However, abrasion is not the only aggravating condition of wall paint failure. The regulations on disinfecting chemicals and cleaners and their strength have challenged the chemical resistance inherent in traditional architectural coatings. Due to COVID-19, hospitals and healthcare facilities have instituted even more aggressive cleaning regimes on vertical wall and horizontal floor areas. Recently, the EPA created List N, which defines the products containing the specific disinfectant chemicals and contact times to control the virus. The contact time, which is the amount of time the surface should be visibly wet, must be considered since these times vary by product and chemistry. This point is often overlooked since most people equate cleaning a surface to wiping their kitchen table after a meal. However, in the healthcare sector, hospital personnel are well-trained in the need to have the correct contact or dwell time on the surface in order to achieve adequate and thorough disinfection. Table 1 shows an abbreviated, generic list of active ingredients and contact times from List N.
Many of the products deemed effective for destroying the SARS-CoV-2 virus are a mixture of several different chemicals to increase their efficacy, and can be even more challenging considering the chemical resistance of a wall paint or coating.
Another aggravating condition for the long-term performance of architectural wall paints is the advent of several methods and technologies for disinfecting and sterilizing critical areas of the healthcare environment. Two methods are particularly relevant:
- Surface disinfection treatment by airless spray application: These spray units are specifically outfitted with the correct materials of construction to resist the often corrosive disinfection chemicals. The equipment is used to apply a film of EPA List N chemicals on walls, furniture and other equipment as prescribed by the relevant guidelines. This method efficiently covers large areas in a short period with the correct wet film thickness to adhere to the EPA’s contact times. However, a disadvantage can be repeated secondary exposure on nearby wall surfaces from the overspray, which adds to the primary chemical exposure on wall surfaces and accelerates possible degradation.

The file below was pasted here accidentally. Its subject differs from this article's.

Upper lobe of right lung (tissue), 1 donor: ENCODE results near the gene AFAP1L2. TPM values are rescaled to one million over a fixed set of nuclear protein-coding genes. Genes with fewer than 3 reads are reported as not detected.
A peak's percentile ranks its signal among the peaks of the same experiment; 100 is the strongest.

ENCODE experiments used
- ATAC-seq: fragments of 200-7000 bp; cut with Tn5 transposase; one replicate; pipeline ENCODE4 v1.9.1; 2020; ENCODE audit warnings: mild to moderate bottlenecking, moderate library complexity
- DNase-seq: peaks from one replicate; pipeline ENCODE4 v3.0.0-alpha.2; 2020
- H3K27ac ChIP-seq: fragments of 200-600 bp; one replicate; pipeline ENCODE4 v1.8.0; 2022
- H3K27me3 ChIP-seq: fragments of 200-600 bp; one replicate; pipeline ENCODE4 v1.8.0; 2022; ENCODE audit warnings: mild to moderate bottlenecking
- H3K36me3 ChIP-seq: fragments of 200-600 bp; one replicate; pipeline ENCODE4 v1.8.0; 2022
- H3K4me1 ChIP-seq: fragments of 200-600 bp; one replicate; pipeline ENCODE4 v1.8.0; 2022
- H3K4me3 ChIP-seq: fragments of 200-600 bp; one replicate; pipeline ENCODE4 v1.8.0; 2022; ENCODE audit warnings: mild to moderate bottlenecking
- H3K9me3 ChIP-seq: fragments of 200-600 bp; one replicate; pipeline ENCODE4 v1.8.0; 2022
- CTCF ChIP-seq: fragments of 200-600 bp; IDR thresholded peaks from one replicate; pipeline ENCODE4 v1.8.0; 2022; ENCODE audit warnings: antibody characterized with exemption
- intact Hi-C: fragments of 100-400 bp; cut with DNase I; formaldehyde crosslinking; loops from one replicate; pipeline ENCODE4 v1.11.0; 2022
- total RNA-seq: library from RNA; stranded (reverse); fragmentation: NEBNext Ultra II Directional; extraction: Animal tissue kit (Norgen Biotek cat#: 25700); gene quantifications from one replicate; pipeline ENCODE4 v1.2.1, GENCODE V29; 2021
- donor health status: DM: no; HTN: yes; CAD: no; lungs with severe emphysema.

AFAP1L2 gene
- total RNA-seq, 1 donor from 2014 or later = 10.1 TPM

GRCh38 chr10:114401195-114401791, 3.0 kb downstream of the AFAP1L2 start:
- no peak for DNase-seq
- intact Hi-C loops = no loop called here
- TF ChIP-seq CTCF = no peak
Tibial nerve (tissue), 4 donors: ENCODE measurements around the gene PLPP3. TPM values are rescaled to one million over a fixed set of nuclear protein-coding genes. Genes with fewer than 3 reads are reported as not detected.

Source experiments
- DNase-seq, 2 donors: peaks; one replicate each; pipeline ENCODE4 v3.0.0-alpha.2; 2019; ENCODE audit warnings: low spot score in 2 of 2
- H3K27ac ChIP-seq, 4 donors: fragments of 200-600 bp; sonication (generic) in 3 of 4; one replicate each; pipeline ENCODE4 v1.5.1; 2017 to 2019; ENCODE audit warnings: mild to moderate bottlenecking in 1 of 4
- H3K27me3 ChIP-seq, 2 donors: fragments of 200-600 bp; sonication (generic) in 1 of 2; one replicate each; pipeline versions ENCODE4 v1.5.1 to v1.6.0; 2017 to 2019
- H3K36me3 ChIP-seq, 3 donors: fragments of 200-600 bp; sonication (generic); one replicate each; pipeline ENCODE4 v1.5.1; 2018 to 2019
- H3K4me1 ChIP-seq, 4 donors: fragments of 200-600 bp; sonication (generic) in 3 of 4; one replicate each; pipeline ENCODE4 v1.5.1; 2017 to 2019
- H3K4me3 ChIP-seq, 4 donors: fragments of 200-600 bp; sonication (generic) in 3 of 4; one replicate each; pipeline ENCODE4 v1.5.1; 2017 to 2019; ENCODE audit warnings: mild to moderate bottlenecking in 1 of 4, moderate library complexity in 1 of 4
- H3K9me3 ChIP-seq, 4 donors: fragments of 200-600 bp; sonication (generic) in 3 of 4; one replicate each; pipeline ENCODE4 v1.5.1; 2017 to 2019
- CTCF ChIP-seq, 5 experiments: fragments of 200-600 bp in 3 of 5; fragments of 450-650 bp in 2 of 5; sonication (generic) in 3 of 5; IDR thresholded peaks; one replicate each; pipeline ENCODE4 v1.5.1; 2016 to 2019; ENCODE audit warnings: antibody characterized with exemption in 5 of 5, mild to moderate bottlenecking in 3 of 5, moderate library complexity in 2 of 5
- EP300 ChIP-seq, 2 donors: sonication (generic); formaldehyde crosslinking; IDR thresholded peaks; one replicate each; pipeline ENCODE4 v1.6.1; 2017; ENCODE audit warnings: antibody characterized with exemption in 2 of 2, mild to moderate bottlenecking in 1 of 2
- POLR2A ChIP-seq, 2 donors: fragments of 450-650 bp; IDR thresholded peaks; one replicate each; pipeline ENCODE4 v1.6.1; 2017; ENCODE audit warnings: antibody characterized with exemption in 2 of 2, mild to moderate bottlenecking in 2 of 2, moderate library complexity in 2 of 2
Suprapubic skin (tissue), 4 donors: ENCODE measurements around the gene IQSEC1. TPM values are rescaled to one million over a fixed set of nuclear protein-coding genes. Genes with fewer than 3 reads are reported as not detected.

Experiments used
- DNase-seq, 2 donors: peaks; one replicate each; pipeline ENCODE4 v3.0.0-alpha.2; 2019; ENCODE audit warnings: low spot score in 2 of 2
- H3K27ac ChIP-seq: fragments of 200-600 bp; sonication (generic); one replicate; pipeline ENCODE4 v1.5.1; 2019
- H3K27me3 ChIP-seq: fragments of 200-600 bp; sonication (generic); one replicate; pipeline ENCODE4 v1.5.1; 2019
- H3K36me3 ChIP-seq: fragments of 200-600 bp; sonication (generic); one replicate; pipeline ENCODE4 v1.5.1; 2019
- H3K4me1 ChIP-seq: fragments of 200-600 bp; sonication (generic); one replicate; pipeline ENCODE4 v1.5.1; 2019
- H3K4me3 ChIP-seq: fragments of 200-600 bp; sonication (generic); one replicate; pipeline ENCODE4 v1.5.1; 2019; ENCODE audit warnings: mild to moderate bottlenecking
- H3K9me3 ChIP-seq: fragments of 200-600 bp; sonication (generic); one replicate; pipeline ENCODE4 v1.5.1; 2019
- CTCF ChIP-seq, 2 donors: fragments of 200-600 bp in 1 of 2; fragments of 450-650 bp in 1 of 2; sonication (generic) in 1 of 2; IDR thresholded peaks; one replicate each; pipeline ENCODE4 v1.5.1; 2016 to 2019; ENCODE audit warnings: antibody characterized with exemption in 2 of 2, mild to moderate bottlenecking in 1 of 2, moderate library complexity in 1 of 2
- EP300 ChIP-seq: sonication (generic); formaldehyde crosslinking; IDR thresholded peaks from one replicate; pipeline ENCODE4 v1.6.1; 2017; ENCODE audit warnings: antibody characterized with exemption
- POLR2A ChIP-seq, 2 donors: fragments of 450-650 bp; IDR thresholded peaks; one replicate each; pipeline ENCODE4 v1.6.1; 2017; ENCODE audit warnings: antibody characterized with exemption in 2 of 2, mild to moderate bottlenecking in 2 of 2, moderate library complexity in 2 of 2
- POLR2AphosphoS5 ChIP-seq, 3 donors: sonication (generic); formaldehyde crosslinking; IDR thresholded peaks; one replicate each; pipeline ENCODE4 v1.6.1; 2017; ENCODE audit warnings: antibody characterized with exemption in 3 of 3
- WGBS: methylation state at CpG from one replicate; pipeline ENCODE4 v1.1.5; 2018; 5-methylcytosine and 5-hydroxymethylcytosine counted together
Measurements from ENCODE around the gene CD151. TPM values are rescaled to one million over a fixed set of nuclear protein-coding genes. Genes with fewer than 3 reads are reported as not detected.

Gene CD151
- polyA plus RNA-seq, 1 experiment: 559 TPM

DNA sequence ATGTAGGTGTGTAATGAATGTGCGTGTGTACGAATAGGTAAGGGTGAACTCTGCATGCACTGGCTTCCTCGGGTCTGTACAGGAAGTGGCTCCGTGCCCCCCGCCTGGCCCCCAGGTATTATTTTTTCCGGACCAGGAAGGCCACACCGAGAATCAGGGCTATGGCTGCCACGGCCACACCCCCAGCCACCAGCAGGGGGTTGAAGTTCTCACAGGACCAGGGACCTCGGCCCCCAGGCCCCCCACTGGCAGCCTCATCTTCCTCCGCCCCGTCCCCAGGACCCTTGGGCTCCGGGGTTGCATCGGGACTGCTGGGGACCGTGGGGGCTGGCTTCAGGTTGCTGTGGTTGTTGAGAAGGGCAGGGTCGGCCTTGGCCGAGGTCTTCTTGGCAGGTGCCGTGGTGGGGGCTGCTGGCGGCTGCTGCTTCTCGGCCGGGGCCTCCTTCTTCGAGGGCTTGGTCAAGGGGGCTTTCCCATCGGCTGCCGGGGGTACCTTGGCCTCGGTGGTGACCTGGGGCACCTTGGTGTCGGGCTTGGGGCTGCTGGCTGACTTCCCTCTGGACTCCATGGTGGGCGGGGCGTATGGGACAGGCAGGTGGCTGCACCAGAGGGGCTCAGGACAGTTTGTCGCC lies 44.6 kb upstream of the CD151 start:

- Automated systems, such as vaporized hydrogen peroxide, ozone mist systems and UV-C light units: Newer disinfection and sterilization methods are centered on reduced chemical exposure of the hospital environmental services personnel or more effective disinfection methods that preclude the presence of personnel. In the first case, an automated system fogs or mists the room and all the contents with a predetermined concentration of a product, such as hydrogen peroxide or ozone. In the latter case, high-energy UV-C light unit systems are used to disinfect or sterilize surfaces in critical care rooms. In both examples, exposure to traditional wall coatings can cause chemical attack, add to the degradation load on the wall surface and, in the case of the UV-C method, cause color changes of certain wall coating types.